We’ve recently written about how Portugal’s ‘tax haven’ status is attracting many expats, especially retirees, to its shores. However, it’s not only those in their golden years who are flocking there – young expat entrepreneurs, especially in the tech industry, are increasing seeing Portugal as a country full of advantage.
Lisbon is where it is all happening
Entrepreneurship is a way to break free from the ties of Portugal’s 2011 economic and social crisis and it seems to all be happening in Lisbon, which accounts for almost 33% of the nations startups. A 2016 study backed by Allianz Kulturstiftung, the German insurance company’s foundation, ranked Lisbon as the fifth-best-performing startup community in Europe – ahead of Stockholm and Dublin.
Lisbon’s dynamic arts and cultural atmosphere help fuel creativity and innovation and the reasonable cost of living across Portugal as a whole, makes it easier for startups to find their footing in the local economy.
Lisbon’s university – the Instituto Superior Técnico is also teaching students the art of entrepreneurship rather than just grooming them for careers in multinational companies. In Lisbon, ventures have sprung up ranging from Hole19, an international social network for golfers to Uniplaces, which lets college students book accommodation across Europe.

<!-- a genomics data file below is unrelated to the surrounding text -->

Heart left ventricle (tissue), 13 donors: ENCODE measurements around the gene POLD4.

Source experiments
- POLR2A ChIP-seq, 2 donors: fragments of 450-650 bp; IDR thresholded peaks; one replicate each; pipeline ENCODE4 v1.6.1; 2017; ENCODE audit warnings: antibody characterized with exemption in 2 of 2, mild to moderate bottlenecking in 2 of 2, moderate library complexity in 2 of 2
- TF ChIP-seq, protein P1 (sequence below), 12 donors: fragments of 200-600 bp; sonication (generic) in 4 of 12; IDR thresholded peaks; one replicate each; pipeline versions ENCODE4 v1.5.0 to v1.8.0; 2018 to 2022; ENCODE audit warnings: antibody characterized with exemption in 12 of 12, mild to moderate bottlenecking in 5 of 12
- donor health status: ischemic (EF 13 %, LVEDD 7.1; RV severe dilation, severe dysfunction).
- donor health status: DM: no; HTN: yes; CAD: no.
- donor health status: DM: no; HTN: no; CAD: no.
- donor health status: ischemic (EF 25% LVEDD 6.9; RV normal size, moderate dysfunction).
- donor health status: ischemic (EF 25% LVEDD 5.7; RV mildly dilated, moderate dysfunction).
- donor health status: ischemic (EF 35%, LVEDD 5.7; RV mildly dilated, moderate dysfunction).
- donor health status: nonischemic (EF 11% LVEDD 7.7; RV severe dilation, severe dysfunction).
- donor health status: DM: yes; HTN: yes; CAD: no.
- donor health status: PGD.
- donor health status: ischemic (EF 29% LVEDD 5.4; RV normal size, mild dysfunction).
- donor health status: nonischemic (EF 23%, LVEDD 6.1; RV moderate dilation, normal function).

Growing interest from investors
Despite Portugal’s tech scene still being in its early stages, with Venture Capitalists investing $18.5 million in nine deals there in 2016 – that is still a six- fold leap from 2015 and Portuguese fintech firms are already beginning to make a name for themselves globally. One of these companies is Feedzai, a startup backed by Citigroup’s venture arm that uses machine learning to automatically spot fraud for clients in Europe and the U.S.
National and regional authorities in Portugal have also adopted a combination of tax incentives and grant programmes to stimulate startup hubs. The biggest funders and mentors are Faber Ventures, Caixa Capital and the government-backed Portugal Ventures.
The profile of a Portuguese startup
The European Startup Monitor published a report in 2016 showing that the most popular fields for startups are IT and software development (making up 20% of startups), which shows the influence the North American ecosystem, has had on the Portuguese startup ecosystem. Another burgeoning area is the bio-nano medical technology arena with 9.5% of startups operating in it. In Portugal 79% of the startup founders are men above the age of 26 years old who tend to be in a partnership (33.3%).
A global mindset
The success of these startups is growing with the report showing that 67.8% of them have spread within Europe, 27% have reached North America and 19% South America. Countries like Australia, Africa and the Middle East are not yet on the Portuguese radar. Portuguese startups seem to have a trend of expanding internationally early in their development – some put this down to the country’s seafaring and trading history – with the Portuguese entrepreneur having an innate global mindset.